Posted by Tom Foremski - March 21, 2011
Twitter celebrates it 5 year anniversary today. It's a fascinating service, one that has been very useful to me and my line of work. And others like it too.
I'm always fascinated by how much, or little, a company's founders/top execs use their own service or product. I think it is key to the future success of any venture that its key people know, love and use their own product.
After all, if you aren't a heavy user of your own stuff then you might not be making the right decisions about future direction, features, and these days of API proliferation -- recruiting third-party developers.
Which is why it's interesting to take a look at Twitter co-founders and how much they Tweet:
- Ev Williams, (@Ev) former CEO, now head of product strategy. Over the past five years he has Tweeted 6024 times. So far in March (up to March 21) he has Tweeted 36 times, that's less than 2 per day.
- Biz Stone, (@Biz) creative director. Over the past five years he has tweeted just 4293 times. So far in March (up to March 21) he Tweeted 16 times, that's less than 1 per day.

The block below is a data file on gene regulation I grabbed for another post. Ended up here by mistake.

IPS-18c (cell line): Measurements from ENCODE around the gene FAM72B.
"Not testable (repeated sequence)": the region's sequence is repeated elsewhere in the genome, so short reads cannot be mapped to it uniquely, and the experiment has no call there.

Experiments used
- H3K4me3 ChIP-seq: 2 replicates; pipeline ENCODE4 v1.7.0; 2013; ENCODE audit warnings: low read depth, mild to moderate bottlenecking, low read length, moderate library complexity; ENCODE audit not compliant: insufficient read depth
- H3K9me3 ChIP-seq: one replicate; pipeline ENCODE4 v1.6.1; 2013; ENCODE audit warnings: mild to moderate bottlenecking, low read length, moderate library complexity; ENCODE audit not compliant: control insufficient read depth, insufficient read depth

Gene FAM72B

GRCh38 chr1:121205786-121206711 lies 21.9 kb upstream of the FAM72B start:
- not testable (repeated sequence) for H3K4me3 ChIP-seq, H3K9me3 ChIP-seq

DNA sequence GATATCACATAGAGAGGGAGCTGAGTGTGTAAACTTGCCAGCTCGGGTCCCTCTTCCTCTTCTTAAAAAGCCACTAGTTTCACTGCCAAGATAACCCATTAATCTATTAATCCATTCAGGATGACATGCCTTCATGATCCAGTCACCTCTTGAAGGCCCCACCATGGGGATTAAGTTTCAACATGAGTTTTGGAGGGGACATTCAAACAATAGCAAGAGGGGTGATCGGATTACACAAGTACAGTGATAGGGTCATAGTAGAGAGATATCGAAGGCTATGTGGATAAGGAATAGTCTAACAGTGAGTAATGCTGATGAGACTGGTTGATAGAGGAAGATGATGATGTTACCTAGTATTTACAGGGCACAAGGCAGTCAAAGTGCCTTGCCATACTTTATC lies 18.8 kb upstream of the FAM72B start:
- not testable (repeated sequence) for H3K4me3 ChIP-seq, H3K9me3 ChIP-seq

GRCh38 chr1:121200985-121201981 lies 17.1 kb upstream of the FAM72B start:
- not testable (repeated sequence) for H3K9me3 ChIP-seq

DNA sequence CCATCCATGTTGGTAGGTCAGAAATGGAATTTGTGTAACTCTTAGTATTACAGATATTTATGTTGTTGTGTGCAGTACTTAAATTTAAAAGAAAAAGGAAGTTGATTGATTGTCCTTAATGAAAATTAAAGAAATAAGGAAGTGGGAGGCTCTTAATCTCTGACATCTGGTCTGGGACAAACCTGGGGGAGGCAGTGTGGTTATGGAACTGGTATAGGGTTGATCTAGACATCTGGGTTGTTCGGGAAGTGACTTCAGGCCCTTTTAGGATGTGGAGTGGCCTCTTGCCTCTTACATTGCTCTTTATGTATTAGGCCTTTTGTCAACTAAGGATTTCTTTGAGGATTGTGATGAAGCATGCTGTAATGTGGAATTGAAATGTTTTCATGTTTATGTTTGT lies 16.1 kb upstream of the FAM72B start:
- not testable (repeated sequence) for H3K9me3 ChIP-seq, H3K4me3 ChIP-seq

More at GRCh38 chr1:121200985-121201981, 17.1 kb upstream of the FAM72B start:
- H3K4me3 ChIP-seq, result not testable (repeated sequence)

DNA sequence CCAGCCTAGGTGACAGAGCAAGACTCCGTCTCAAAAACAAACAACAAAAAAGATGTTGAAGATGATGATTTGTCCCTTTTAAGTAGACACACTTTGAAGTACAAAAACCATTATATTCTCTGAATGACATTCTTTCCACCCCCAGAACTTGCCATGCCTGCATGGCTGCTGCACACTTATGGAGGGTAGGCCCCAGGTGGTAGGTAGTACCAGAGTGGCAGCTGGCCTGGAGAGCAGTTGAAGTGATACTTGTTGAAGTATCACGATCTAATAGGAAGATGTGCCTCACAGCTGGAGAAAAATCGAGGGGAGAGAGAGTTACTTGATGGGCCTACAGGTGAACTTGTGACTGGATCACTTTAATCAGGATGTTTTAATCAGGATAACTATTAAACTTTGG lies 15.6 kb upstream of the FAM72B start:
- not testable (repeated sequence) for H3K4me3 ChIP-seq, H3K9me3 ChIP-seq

- Jack Dorsey, (@Jack) former CEO and originator of the idea for Twitter. He is largely out of the company and currently CEO of Square, but he is chairman of the board at Twitter. Over the past five years he has tweeted 9596 times. So far in March (up to March 21) he has Tweeted 111 times, that's far more than his co-founders at nearly 6 times a day.
What does this say about the future of Twitter?
When I saw Biz Stone speak at Inforum late last year, he said that Odeo, the podcasting venture he co-founded with Ev Williams , failed for a simple reason: the founders were not into podcasting, they didn't listen to podcasts, or record them.
He said that this lack of involvement in the core business of Odeo resulted in the failure of the startup.
How important is it that Ev WIlliams and Biz Stone be heavy users of Twitter?
Could it lead to better decisions if they were big users of their own service?
- Twitter has upset a huge number of third party developers by moving into competition with them
- Redesigns and new product rollouts have run into problems.
- Twitter is still searching for business models that can integrate advertising without harming the user experience.
I hope Twitter survives. But it's a delicate balance between usefulness and the dumpster.
If the team mismanages growth and its business model - Twitter could join Digg, Friendster, Delicious, etc, in the footnotes of Internet history. The rise of Internet darlings can be swift and the fall merciless.
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